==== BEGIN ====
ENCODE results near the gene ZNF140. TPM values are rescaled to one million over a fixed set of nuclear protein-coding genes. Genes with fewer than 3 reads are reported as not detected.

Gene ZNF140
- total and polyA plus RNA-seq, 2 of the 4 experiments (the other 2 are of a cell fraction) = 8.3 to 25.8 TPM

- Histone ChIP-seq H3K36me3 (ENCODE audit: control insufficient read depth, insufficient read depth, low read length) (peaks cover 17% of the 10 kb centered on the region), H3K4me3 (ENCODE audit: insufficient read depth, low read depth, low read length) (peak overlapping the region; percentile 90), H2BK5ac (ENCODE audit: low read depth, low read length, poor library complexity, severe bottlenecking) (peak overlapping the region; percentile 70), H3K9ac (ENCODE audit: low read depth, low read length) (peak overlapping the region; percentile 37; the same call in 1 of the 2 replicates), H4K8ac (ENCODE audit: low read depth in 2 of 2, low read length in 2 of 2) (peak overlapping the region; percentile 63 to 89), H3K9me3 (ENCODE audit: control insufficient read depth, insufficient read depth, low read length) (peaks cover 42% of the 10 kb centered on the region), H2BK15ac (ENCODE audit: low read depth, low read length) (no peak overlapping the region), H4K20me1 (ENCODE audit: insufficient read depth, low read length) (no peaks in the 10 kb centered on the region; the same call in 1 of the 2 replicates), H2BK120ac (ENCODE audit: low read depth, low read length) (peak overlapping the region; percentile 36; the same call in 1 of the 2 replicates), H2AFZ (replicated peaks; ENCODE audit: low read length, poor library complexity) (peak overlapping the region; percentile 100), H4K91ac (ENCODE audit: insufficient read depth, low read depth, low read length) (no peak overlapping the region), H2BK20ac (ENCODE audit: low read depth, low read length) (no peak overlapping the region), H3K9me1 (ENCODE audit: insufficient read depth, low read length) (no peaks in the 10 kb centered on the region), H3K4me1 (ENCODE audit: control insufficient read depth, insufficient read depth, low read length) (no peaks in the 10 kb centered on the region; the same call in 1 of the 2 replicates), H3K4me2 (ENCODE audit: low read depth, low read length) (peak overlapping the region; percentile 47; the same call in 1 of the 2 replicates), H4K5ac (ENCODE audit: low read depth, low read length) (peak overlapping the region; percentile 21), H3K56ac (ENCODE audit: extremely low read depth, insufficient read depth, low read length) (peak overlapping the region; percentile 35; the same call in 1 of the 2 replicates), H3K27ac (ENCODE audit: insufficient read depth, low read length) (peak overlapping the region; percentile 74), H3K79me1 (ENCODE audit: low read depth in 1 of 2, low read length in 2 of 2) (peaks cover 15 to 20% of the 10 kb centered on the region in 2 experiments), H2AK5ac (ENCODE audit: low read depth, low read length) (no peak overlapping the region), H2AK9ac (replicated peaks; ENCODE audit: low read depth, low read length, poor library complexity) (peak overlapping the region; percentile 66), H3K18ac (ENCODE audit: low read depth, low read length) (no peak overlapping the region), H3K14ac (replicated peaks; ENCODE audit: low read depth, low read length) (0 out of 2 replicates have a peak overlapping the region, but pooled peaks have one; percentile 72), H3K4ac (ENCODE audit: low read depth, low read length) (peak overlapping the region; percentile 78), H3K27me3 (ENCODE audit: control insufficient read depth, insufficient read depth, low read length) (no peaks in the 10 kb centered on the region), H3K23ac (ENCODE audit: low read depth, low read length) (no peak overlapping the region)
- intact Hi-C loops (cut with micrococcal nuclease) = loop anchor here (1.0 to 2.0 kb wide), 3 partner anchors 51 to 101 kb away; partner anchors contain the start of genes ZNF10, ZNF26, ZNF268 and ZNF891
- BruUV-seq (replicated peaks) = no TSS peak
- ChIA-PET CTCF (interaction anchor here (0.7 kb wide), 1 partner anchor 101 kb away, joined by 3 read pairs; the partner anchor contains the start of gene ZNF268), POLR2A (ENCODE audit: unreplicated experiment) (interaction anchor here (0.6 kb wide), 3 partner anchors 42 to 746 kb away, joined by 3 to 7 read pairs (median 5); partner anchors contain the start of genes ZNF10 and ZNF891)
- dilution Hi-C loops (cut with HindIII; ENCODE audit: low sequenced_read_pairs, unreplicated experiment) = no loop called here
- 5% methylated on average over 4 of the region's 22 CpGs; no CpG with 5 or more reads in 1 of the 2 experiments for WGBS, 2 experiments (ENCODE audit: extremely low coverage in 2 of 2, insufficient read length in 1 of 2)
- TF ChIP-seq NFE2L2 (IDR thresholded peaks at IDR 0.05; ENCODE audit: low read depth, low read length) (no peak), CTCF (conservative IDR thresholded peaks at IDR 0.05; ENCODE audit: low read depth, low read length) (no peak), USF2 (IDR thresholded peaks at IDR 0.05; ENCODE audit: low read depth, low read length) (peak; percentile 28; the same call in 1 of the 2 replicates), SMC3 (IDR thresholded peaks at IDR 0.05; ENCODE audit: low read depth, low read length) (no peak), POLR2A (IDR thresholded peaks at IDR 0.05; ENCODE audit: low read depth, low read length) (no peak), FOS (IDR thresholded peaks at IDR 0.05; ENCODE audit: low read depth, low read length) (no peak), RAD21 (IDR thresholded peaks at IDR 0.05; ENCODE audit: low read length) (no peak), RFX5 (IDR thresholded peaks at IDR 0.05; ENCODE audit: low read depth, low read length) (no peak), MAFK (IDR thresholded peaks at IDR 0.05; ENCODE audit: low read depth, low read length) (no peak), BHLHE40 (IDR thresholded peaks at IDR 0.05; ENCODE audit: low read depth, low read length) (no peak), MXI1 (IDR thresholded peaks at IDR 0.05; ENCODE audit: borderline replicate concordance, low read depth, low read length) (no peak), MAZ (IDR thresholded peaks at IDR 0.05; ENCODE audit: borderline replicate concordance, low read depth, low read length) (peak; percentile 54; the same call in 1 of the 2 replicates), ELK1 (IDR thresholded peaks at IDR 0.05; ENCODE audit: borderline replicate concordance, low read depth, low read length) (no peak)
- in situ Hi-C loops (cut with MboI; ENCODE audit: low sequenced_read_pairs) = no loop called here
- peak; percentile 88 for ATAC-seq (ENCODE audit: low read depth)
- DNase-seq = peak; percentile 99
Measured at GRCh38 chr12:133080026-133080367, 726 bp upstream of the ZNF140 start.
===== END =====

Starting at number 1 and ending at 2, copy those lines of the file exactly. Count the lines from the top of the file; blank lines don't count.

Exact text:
ENCODE results near the gene ZNF140. TPM values are rescaled to one million over a fixed set of nuclear protein-coding genes. Genes with fewer than 3 reads are reported as not detected.

Gene ZNF140